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From Banking and Finance Law Daily, March 20, 2015

Senate banking considers whether $50 billion threshold is one-size-fits-all

By Colleen M. Svelnis, J.D.

The Senate Banking Committee has held a hearing examining the impact of the existing regulatory framework on regional banks. Under the Dodd-Frank Act, all banks with assets of $50 billion or more are subject to “enhanced prudential standards,” which can include heightened capital requirements, leverage, liquidity, concentration limits, short-term debt limits, enhanced disclosures, risk management, and resolution planning. The hearing was titled “Examining the Regulatory Regime for Regional Banks,” and had testimony from agency heads on their supervisory and regulatory practices.

Opening statements. Richard Shelby (R-Ala), Chairman of the committee, said that regional banks “have been placed in a regulatory framework designed for large institutions because of an arbitrary asset threshold established by the Dodd-Frank Wall Street Reform and Consumer Protection Act.” Shelby expressed concern about the “arbitrary” $50 billion threshold. “I would like to hear from the witnesses today whether the $50 billion threshold is the appropriate and most accurate way to determine systemic risk in our banking sector.”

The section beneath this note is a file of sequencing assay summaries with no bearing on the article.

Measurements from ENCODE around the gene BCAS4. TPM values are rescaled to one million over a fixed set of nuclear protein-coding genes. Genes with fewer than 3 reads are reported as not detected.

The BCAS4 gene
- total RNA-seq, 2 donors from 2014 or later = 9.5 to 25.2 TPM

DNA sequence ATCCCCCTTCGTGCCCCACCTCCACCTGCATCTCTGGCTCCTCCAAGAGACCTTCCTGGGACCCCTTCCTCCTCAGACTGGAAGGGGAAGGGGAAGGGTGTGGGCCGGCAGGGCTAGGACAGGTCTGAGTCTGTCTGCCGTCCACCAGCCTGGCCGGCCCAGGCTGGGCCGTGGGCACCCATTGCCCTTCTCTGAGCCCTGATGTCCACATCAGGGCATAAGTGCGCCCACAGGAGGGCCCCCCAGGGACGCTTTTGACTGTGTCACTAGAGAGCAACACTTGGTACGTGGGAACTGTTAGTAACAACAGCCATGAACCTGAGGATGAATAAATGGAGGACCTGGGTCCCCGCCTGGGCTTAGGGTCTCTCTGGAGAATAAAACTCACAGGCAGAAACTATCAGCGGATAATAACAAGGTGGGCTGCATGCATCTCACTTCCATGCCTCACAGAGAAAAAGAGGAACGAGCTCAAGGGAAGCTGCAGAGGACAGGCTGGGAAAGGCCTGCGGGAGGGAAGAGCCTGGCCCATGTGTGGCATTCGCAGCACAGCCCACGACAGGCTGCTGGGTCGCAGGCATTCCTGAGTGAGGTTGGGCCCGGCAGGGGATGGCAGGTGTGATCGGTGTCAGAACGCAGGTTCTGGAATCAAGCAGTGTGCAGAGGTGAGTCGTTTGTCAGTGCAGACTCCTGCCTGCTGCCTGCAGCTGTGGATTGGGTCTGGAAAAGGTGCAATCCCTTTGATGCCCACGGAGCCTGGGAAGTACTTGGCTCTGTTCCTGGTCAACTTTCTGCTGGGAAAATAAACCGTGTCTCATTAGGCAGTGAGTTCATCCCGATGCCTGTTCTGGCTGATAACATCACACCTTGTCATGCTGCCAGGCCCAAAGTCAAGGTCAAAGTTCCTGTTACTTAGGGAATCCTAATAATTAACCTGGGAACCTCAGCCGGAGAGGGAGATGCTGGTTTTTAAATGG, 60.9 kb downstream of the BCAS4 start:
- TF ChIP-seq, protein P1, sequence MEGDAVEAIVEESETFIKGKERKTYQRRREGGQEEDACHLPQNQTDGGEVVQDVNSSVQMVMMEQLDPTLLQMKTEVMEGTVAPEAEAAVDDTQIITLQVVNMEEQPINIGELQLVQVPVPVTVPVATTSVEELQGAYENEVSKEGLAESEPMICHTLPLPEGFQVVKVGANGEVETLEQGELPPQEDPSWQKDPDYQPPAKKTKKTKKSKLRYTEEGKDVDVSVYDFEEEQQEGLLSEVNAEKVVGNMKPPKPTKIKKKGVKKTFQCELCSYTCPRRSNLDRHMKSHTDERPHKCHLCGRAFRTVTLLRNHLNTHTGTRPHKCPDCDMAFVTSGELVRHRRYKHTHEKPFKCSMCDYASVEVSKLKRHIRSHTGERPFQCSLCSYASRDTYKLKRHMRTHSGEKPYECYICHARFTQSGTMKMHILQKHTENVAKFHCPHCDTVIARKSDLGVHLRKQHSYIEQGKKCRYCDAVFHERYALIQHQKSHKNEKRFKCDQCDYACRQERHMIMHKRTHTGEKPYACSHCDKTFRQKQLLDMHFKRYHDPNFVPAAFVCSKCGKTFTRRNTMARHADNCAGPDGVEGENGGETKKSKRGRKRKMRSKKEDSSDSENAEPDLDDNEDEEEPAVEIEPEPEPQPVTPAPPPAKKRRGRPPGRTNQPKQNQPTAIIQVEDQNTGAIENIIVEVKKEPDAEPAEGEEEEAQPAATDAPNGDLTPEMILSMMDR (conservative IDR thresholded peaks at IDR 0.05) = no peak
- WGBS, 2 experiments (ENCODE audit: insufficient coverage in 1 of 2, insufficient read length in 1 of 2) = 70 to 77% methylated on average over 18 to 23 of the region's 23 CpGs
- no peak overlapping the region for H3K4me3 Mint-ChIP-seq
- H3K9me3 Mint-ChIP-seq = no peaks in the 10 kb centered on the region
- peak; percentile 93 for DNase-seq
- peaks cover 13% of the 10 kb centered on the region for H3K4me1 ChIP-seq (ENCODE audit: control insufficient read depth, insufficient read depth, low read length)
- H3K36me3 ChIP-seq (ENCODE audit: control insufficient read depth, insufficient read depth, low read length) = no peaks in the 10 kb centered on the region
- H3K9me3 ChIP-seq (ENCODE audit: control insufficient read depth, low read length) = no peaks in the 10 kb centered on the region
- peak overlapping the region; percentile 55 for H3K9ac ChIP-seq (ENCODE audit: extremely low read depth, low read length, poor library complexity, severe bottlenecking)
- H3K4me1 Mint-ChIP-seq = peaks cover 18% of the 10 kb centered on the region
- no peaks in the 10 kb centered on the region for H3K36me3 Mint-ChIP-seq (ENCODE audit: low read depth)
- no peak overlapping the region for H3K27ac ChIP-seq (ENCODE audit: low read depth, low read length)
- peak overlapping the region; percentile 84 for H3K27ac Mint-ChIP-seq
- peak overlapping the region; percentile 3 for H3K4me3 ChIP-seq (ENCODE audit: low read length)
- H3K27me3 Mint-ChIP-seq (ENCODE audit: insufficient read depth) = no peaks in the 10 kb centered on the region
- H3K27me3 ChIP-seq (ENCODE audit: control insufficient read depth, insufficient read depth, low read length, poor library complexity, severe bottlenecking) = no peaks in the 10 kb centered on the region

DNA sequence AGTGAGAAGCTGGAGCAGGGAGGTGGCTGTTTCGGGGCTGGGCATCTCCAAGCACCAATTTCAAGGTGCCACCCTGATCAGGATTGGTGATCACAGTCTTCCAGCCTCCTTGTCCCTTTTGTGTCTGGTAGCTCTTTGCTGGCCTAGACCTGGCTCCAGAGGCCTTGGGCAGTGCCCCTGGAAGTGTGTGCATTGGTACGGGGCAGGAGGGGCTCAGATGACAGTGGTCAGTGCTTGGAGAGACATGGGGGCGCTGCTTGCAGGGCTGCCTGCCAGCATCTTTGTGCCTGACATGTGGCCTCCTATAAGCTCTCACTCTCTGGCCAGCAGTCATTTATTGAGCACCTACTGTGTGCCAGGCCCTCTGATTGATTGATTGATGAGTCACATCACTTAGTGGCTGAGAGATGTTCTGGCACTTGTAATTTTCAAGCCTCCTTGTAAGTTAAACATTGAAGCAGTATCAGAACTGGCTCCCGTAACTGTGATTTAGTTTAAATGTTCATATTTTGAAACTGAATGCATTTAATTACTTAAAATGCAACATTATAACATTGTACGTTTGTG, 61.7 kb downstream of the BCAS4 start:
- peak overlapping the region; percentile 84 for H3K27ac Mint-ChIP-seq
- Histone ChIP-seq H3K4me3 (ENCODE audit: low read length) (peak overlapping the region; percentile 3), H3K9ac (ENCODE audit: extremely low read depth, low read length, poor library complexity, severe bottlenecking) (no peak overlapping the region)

“I have always been a proponent of prudent regulation and strong capital requirements. We must, however, consider the economic impact of subjecting banks that are not truly systemically risky, to enhanced prudential regulation. We must also ask whether the existing regulatory framework is the best use of regulators’ resources.”